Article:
2. If the financing takes the form of additional government debt, the added debt displaces other uses of the funds.

3. Thus, stimulus plans only enhance incomes when they move resources from less productive to more productive uses.

Are any of these statements incorrect?

(Read the full entry)

 
Jan 13, 2009
Essays

By EUGENE F. FAMA

There is an identity in macroeconomics. It says that in any given year private investment must equal the sum of private savings, corporate savings (retained earnings), and government savings (the government surplus, which is more likely negative, that is, a deficit),

PI = PS + CS + GS
(1)

In a global economy the quantities in the equation are global. This means the equation need not hold in a particular country, but it must hold in the world as a whole. For example, in recent years private investment in the US has been greater than the sum of private, corporate, and government savings in the US. This means the US has been importing savings from the rest of the world (by selling US securities to the rest of the world). But the equation always holds for the world as whole.

(Read the full entry)

 
Jan 5, 2009
Essays

By EUGENE F. FAMA

The financial sector provides the grease that makes the transfer of savings to productive investments more efficient. This role is critical for the health of the economy.

Government injections of equity capital into financial institutions can make sense if the whole financial system is in danger. But it is important that injections are at minimum cost to taxpayers, that is, without unnecessary subsidies. Problems on this score arise when the funds go primarily to prop up the value of a financial institution's existing debt. In this case the true amount of new equity capital is less than the injection of funds by the government, and the subsidy to debt holders is a loss to taxpayers with no clear offsetting benefits. My purpose here is to describe how this problem arises and how it can be avoided.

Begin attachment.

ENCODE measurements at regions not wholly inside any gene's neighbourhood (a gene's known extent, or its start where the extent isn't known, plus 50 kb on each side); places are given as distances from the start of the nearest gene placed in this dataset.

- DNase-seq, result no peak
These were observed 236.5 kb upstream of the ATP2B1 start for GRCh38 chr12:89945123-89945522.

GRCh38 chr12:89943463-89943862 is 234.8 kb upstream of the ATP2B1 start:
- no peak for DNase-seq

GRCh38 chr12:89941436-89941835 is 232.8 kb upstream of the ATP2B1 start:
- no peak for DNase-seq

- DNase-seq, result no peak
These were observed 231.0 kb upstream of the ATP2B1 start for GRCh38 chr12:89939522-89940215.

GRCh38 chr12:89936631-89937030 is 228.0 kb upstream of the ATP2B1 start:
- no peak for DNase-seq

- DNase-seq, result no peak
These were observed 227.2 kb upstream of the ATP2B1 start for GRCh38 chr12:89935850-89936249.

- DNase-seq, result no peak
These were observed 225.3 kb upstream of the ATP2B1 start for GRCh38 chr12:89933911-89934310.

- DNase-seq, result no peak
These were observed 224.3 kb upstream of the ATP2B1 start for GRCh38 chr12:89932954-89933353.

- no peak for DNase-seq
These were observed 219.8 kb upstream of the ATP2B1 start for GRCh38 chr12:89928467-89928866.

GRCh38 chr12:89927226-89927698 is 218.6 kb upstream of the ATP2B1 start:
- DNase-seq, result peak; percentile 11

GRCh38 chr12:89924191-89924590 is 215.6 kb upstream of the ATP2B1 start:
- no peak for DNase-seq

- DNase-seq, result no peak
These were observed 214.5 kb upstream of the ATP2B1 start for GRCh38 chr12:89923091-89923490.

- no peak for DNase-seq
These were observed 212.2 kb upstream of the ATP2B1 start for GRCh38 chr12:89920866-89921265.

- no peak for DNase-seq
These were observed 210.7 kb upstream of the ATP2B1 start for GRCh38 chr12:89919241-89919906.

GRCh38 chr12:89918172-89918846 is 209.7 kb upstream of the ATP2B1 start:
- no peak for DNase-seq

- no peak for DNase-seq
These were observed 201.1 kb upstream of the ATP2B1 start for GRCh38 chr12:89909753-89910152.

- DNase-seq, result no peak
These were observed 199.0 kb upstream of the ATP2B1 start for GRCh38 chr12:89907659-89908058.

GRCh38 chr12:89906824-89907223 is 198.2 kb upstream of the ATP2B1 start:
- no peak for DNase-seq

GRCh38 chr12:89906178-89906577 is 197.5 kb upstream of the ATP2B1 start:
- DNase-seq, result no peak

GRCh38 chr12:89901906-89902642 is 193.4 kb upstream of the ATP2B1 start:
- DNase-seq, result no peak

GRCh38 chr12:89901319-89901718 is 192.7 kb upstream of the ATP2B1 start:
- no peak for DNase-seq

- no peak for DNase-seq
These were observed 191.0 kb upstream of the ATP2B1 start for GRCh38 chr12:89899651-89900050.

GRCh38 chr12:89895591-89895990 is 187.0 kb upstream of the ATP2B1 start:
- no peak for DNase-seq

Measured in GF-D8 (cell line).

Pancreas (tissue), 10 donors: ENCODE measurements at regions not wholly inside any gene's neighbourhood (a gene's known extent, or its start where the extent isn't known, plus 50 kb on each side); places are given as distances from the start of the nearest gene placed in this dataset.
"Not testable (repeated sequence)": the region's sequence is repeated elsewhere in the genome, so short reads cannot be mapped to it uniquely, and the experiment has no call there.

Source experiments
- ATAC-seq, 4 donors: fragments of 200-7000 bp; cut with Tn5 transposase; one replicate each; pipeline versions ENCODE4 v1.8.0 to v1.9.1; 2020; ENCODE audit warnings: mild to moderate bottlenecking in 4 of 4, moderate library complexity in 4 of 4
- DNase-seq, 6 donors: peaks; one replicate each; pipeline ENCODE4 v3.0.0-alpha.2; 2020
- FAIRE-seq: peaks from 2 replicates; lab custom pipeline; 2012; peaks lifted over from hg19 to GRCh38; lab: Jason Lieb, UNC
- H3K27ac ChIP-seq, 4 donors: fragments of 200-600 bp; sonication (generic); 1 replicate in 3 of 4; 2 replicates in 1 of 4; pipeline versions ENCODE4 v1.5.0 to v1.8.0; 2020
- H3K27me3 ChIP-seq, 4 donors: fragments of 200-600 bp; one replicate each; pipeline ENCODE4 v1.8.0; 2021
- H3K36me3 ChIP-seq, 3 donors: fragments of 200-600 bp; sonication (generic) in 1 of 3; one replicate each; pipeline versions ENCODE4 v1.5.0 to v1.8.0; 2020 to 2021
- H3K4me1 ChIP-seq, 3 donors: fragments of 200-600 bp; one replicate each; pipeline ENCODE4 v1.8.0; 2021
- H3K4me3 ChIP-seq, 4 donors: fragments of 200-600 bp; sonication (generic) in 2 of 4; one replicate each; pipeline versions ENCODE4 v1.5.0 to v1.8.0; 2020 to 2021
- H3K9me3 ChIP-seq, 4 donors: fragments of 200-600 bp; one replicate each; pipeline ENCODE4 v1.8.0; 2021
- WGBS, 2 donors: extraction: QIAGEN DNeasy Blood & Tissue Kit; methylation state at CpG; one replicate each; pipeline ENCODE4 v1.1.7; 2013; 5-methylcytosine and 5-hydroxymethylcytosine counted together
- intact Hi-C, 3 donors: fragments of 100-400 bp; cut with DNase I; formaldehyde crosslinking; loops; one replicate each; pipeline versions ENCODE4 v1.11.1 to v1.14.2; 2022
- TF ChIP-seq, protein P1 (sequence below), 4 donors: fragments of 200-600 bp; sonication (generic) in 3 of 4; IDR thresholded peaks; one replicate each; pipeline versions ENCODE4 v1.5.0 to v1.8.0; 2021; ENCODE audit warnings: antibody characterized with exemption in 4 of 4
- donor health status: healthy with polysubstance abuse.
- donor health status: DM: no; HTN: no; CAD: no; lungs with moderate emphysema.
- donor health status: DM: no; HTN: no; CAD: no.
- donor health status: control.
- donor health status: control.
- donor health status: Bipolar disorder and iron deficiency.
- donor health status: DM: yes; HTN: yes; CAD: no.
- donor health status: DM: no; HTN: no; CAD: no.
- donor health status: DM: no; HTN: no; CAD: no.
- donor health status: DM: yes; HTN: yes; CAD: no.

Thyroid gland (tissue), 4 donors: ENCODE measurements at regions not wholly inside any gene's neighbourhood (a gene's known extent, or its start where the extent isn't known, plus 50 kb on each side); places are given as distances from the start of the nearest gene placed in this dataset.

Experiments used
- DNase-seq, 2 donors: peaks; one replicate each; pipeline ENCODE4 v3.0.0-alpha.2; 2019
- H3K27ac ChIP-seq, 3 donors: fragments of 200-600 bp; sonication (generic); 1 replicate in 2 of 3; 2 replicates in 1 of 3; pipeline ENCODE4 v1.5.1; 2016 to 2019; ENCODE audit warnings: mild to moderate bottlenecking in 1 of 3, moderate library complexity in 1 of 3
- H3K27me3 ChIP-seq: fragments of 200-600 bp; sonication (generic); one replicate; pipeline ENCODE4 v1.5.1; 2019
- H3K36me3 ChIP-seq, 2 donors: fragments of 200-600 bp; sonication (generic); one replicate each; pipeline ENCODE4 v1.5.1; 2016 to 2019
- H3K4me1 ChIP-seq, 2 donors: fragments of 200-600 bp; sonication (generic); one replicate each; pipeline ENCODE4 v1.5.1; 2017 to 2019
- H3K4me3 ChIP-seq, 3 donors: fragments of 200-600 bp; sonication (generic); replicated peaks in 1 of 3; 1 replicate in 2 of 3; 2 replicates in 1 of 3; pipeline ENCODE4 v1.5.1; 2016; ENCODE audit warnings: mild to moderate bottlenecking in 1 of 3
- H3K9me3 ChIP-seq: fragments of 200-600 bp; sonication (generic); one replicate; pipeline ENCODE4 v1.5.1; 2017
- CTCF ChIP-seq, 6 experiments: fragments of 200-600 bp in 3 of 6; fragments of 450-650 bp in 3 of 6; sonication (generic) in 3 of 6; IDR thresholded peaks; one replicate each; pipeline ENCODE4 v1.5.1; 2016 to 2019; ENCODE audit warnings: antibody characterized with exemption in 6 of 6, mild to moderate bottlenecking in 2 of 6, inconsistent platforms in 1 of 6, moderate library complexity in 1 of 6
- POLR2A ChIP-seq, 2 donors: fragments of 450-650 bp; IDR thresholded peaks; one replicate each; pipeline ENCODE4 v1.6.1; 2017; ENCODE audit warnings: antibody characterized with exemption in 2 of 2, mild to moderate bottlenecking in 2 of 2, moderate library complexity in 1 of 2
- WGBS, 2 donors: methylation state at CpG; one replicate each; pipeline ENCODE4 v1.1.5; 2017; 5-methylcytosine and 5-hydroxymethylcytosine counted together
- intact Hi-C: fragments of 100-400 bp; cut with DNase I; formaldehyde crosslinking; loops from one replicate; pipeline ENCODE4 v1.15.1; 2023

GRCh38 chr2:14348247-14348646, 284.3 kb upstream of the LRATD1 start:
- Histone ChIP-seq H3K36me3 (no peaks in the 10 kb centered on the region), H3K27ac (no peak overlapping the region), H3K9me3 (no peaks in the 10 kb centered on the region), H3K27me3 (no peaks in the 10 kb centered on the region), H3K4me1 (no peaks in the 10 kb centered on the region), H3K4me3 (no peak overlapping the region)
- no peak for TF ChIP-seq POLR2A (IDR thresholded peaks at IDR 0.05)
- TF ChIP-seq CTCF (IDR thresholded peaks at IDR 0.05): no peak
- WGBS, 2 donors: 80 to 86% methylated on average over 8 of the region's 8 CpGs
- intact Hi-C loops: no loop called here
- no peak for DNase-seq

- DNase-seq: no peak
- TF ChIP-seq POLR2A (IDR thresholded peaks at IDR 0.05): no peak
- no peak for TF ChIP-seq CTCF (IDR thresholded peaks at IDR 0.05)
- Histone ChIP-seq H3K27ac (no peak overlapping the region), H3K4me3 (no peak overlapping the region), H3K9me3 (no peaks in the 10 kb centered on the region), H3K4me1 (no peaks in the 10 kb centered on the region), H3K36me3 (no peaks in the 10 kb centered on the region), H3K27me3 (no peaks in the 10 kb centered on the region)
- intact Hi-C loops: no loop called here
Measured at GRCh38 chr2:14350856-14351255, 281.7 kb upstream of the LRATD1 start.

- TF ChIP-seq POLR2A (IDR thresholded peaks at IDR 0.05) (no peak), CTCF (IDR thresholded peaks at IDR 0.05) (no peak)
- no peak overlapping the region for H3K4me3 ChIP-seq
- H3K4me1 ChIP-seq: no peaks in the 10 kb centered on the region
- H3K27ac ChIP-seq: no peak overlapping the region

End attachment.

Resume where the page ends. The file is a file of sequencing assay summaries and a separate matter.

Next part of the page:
(Read the full entry)

 
ABOUT FAMA AND FRENCH
Eugene F. Fama
The Robert R. McCormick Distinguished Service Professor of Finance at the University of Chicago Booth School of Business
Kenneth R. French
The Roth Family Distinguished Professor of Finance at the Tuck School of Business at Dartmouth College